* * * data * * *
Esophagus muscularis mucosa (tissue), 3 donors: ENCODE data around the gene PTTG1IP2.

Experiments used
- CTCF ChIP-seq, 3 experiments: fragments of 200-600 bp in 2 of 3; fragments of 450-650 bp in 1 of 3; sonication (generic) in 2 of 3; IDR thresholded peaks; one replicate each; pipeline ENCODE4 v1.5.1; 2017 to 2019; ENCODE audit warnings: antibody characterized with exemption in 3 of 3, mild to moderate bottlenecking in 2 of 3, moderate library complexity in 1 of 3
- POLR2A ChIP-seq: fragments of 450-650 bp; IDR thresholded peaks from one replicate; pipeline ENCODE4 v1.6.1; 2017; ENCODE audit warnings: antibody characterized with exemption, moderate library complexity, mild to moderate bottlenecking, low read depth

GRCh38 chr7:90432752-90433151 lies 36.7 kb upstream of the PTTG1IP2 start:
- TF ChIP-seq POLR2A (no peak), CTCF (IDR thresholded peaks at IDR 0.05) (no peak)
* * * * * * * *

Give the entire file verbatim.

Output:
Esophagus muscularis mucosa (tissue), 3 donors: ENCODE data around the gene PTTG1IP2.

Experiments used
- CTCF ChIP-seq, 3 experiments: fragments of 200-600 bp in 2 of 3; fragments of 450-650 bp in 1 of 3; sonication (generic) in 2 of 3; IDR thresholded peaks; one replicate each; pipeline ENCODE4 v1.5.1; 2017 to 2019; ENCODE audit warnings: antibody characterized with exemption in 3 of 3, mild to moderate bottlenecking in 2 of 3, moderate library complexity in 1 of 3
- POLR2A ChIP-seq: fragments of 450-650 bp; IDR thresholded peaks from one replicate; pipeline ENCODE4 v1.6.1; 2017; ENCODE audit warnings: antibody characterized with exemption, moderate library complexity, mild to moderate bottlenecking, low read depth

GRCh38 chr7:90432752-90433151 lies 36.7 kb upstream of the PTTG1IP2 start:
- TF ChIP-seq POLR2A (no peak), CTCF (IDR thresholded peaks at IDR 0.05) (no peak)